Communicating the Unthinkable

About

This is a blog where I share documents + artefacts from the Cold War. It focuses on British civil defence and 'domestic propaganda' from 1950-1990, with other bits thrown in from time to time.

It's written and edited by me, Taras Young. I collect this stuff. I try to post something new as often as I can, at least once a month.

To stay up-to-date, follow the blog on Twitter:

@coldwaruk

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Categories

1950s · 1960s · 1970s · 1980s · 1990s · Administration · Advertisement · Analysis · Booklet · Central Government · Central Office of Information · Civil Defence · Civil Defence Corps · Cultural responses · Document · Emergency planning · Exhibitions · Home Office · International · Leaflet · Local Government · Media · Medical · Military · Ministry of Defence · Postcards · Protest · Public Information · Training and Tools

Recent posts

Displaying posts tagged 'Home Office'

Next on CITV… the Four-Minute Warning?

Pop quiz: What connects beloved children’s shows Woof!, Bernard’s Watch and Tarka the Otter with nuclear war?

Woof!

Well, it turns out that these classic pieces of kids’ entertainment share a director with The Hole in the Ground, a 1962 film created for the United Kingdom Warning and Monitoring Organisation (UKWMO).

Commissioned to showcase UKWMO’s quick response to a nuclear strike on Britain – indeed, they were the organisation tasked with issuing the Four-Minute Warning. The film was directed by David Cobham, who went on to create many happier memories through his work on cherished children’s films and TV shows through the 1970s, 80s and 90s.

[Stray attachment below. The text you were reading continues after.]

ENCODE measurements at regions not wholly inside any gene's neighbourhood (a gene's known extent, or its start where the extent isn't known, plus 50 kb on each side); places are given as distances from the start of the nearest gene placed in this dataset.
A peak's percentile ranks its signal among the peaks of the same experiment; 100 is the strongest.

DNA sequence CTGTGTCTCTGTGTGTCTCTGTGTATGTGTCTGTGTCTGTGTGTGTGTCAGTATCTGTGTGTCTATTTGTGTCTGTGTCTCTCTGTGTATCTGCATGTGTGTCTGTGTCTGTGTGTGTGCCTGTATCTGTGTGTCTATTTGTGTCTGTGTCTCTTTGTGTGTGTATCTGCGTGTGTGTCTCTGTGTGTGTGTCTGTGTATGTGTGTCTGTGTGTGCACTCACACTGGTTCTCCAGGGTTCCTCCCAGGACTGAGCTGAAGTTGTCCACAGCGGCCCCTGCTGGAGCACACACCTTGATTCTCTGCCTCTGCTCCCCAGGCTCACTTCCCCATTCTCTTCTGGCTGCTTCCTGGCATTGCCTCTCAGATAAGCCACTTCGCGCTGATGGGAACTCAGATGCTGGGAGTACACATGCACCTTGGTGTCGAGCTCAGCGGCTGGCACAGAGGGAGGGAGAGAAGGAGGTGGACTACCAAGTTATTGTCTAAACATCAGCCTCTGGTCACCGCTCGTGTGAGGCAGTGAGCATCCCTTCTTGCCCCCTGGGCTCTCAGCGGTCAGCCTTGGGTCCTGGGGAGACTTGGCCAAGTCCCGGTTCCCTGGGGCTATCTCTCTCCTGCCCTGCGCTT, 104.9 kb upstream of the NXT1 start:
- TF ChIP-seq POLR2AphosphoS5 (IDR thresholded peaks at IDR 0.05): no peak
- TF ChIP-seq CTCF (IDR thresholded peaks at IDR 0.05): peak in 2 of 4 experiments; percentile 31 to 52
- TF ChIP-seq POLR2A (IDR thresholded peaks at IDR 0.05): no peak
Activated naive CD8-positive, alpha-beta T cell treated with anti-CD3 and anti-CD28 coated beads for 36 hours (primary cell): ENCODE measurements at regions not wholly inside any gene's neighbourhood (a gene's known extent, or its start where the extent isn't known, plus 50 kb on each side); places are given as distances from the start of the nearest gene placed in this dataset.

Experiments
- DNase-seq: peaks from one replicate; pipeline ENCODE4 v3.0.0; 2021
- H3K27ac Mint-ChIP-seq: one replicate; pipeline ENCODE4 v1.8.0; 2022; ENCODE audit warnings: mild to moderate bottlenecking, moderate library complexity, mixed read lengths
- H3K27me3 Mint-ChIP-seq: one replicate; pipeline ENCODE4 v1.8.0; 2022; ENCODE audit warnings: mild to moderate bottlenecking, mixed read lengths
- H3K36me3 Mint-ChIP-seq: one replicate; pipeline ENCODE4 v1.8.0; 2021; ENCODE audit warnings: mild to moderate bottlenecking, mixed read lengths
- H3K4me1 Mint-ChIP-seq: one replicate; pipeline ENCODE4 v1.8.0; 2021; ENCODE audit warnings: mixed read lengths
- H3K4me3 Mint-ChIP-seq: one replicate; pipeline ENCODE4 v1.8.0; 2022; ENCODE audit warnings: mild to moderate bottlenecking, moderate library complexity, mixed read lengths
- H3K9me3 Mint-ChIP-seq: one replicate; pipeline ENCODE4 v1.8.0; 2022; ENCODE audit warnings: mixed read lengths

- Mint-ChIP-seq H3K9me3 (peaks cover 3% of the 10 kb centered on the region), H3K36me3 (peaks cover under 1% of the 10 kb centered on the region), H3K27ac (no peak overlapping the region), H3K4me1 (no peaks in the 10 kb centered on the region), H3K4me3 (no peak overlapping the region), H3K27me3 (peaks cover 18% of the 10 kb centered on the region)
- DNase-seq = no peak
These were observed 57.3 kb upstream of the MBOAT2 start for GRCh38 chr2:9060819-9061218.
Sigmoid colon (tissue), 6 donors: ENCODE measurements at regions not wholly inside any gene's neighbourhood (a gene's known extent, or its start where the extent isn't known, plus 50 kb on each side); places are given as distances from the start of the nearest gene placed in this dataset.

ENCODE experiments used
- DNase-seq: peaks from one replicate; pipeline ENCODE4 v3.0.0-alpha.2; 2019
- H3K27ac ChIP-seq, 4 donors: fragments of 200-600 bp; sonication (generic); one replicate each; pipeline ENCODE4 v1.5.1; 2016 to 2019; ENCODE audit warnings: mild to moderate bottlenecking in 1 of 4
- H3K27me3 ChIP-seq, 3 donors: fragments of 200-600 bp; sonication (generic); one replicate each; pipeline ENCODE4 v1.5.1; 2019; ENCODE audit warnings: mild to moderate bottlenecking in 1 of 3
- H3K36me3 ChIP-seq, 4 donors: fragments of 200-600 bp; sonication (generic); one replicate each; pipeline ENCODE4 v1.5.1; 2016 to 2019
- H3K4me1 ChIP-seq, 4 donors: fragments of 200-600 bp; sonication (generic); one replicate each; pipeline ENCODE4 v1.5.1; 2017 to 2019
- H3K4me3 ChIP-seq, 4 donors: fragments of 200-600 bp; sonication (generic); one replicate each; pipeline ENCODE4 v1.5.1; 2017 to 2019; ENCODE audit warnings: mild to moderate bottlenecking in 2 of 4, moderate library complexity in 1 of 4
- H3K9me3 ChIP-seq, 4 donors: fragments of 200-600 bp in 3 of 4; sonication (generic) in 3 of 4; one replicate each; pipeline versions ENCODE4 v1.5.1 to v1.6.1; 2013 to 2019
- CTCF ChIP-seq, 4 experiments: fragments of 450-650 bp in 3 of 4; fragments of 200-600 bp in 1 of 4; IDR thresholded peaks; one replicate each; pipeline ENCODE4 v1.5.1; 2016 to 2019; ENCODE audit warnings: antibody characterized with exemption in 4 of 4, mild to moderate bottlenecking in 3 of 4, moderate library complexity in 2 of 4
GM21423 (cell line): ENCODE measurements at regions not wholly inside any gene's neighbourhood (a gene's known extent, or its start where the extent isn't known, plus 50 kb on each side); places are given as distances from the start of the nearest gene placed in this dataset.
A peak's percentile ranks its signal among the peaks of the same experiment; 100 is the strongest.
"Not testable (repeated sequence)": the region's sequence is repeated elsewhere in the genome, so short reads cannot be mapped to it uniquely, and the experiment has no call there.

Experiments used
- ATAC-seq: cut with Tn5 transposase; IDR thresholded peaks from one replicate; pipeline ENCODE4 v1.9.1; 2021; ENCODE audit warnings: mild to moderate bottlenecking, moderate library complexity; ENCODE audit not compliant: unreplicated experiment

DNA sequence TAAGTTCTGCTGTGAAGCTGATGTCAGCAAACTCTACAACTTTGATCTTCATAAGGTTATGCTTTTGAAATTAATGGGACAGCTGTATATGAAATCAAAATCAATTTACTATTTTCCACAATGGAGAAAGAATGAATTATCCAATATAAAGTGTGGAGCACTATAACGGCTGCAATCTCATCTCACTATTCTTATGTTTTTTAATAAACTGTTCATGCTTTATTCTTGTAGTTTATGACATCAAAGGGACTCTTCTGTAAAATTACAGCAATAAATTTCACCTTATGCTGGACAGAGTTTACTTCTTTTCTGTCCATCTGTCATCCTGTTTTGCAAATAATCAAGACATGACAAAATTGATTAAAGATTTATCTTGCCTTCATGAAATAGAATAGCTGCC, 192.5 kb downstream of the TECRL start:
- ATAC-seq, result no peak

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Scrapped fallout shelter scene from Protect and Survive

Even public information films have deleted scenes. Following on from my last post about the Domestic Nuclear Shelters pamphlet, it’s interesting to note that there was a scene planned for the Protect and Survive films about making an outdoor fallout shelter. However, the scene was scrapped at the storyboard stage.

Deleted scene

The unfilmed segment would have shown the construction of a makeshift nuclear bunker for your family. It was set to appear after the door-frame ‘inner core’ instructions in the Refuges episode.

“Dig deep enough for you to stand up comfortably, and make a trench about a yard wide and long enough for all your family”

Here’s the Refuges film as it finally appeared:

Domestic Nuclear Shelters

Domestic Nuclear Shelters cover

Domestic Nuclear Shelters was the UK government’s attempt to bring nuclear bunkers to the masses. Whether you wanted a deluxe, professionally-installed bunker, or would make do with a hole in the ground with a couple of doors for a roof, this guide had you covered (in more ways than one).

Domestic Nuclear Shelters cover

It was published in 1981, and – as you may have spotted from the ‘nuclear family’ symbol on the cover – was part of the same public information campaign as the ill-fated Protect and Survive.

There were two publications under this name – Domestic Nuclear Shelters, a thin A5 pamphlet, and Domestic Nuclear Shelters: Technical Guidance, a beefier A4 book. The former was intended as the most basic introduction to bunker-building for ordinary householders, while the bigger tome was aimed at tradesmen and engineers (and maybe the more dedicated/paranoid amateur).

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